Desperate Times…Desperate Measures?
“Question: If someone has a budget of US$5,000/month, why don’t they move somewhere in the USA?” wrote a reader in response to my report last week on “Paris v. Panama City…Counting the Costs.”
The question assumes that the only reason to live anywhere other than the United States is because you can’t afford to live in the good ol’ US of A.
The truth is, you can live cheap in the States right now. Not in Manhattan or San Diego, maybe…but in many places in the middle, for example, the cost of living and of real estate can compare favorably, especially as real estate markets across the country continue to crumble, with the costs of living in many of the places we write about.
Could you live as cheaply in Small Town, Idaho, as you could in Cuenca, Ecuador, our pick for the world’s most affordable retirement haven? Maybe…
But you’d be in Small Town, Idaho.
On the other hand, I know a couple, Billy and Akaisha, who have been embracing the retire overseas dream for the past 18 years…yet they maintain that Mesa, Arizona, is the best value-for-money-spent place they’ve ever lived.
So why don’t they live there full-time? As they explain:
“Because it is bland. Everything looks the same. Houses are painted different shades of beige…there are strip malls on every corner.”
That’s why Billy and Akaisha spend part of each year in Mesa…and part of each year in Chapala, Mexico.
“In Chapala,” Akaisha continues, “horses wander down the cobblestone streets, vendors sell their wares door-to-door, and the houses are painted whatever color is on sale at the paint store. Kids play in the streets or the park without fear, and everyone is proud of his community.
“We hear mariachi music from nearby restaurants wafting through the air each afternoon starting around 4. Neighbors greet us with smiles and questions about our family. There’s an openness that’s missing in the States. This place is colorful, engaging, and teeming with life.
“For us, it’s not the cost of living that’s the big appeal. There are places in the States, not only Mesa, where you can live very cheaply. But there’s much more to it than that. It’s the day-to-day quality of life living in a foreign place that’s so appealing.”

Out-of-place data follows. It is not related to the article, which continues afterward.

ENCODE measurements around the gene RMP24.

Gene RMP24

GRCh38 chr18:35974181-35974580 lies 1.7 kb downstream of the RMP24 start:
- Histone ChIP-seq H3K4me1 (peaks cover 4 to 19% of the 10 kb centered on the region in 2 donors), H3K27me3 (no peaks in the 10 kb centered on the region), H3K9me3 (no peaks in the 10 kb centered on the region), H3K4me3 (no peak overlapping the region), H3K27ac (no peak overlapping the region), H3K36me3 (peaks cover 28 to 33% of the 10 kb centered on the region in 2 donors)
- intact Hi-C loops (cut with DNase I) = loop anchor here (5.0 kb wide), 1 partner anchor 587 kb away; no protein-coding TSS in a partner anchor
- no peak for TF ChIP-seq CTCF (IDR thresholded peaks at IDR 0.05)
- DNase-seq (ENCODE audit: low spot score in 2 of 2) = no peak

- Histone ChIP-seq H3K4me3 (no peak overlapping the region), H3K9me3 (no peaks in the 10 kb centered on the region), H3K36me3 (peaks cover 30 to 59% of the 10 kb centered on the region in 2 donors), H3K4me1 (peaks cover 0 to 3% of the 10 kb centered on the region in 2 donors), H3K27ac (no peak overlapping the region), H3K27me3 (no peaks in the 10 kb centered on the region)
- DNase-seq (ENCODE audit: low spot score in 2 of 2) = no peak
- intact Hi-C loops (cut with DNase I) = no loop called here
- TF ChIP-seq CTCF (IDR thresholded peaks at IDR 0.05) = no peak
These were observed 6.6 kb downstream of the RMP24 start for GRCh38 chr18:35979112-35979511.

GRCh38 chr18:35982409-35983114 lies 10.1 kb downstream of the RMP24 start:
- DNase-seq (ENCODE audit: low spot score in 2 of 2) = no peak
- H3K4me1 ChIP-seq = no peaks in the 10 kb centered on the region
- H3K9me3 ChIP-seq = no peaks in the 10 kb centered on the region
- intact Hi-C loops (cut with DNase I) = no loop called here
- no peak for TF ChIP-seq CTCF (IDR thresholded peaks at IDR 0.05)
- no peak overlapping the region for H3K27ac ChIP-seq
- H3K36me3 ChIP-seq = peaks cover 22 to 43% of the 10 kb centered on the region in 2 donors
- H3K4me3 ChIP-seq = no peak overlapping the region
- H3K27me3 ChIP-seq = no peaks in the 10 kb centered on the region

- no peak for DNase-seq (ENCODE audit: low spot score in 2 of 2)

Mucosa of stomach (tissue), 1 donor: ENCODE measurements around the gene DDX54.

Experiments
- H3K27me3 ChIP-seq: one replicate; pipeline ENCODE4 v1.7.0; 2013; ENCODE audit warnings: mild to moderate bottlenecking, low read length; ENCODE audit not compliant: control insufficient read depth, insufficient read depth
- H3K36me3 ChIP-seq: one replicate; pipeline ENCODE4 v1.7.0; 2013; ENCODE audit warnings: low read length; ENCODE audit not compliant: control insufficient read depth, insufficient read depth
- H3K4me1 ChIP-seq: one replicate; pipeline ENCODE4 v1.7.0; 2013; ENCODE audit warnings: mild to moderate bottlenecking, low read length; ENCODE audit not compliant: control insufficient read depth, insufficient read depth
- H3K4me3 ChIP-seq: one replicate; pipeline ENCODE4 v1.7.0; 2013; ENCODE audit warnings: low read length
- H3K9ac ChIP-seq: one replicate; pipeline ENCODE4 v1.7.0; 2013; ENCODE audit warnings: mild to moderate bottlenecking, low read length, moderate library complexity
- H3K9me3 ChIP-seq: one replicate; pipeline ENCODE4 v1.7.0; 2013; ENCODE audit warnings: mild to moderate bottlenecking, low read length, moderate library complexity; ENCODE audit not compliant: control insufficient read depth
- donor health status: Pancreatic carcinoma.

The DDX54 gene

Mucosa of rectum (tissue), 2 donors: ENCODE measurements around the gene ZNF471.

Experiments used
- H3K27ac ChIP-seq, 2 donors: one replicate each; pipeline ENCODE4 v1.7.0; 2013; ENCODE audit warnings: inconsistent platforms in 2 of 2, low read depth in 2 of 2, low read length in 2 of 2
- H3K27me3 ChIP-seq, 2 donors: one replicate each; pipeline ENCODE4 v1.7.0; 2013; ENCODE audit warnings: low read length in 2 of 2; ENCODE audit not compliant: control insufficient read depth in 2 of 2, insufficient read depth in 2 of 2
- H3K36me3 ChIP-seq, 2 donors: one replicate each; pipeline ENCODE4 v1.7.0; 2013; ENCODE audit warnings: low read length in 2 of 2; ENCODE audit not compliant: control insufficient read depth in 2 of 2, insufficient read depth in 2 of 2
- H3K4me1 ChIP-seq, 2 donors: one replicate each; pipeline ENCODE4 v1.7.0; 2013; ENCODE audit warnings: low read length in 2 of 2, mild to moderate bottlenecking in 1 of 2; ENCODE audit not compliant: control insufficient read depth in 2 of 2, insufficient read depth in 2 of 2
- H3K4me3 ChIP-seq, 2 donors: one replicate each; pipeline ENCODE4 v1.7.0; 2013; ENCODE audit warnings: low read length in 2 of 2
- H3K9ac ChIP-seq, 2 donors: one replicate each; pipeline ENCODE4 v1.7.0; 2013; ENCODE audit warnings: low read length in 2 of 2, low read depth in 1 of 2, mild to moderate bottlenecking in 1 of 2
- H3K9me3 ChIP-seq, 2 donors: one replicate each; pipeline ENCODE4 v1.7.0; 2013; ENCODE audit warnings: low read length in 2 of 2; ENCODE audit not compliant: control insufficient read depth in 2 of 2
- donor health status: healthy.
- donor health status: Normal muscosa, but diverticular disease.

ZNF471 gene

The number of Americans, especially, considering the idea of retiring beyond their own borders is growing fast. Baby Boomers are embracing this idea in a bigger way than any generation before them.
Some are doing it out of panic. They’re realizing (maybe you’re realizing, dear reader) that you aren’t going to be able to afford to retire in your homeland…so you’re looking, almost in desperation, for a lower cost alternative.
You’ll find it. We’re hitting you over the head daily with details on places where you could retire and live comfortably, as a couple, on US$1,200 a month or less.
But I hope this cost-of-living agenda isn’t keeping you from realizing the other benefits of making this effort.
This is an opportunity to enrich your life…to discover…to grow…to explore…
To learn a new language…to find out how people live in a new place…to allow yourself to see the world from a different point of view.
You could escape cold winters…you could live with less stress…you could reinvent your life and yourself from whole cloth, no matter what your age.
What a thing to be given that chance.
Friend Jay Snyder, living part-time and doing business in Granada, Nicaragua, for the past few years, puts it like this:
“It can be very frightening to think about creating a whole new life for yourself in a foreign place. But you can’t let that fear keep you from acting on chances for fun, for adventure, and for possible profit.
“All I can tell you now is that I’m thrilled. My adventure in Granada has been one of the most satisfying experiences of my life.”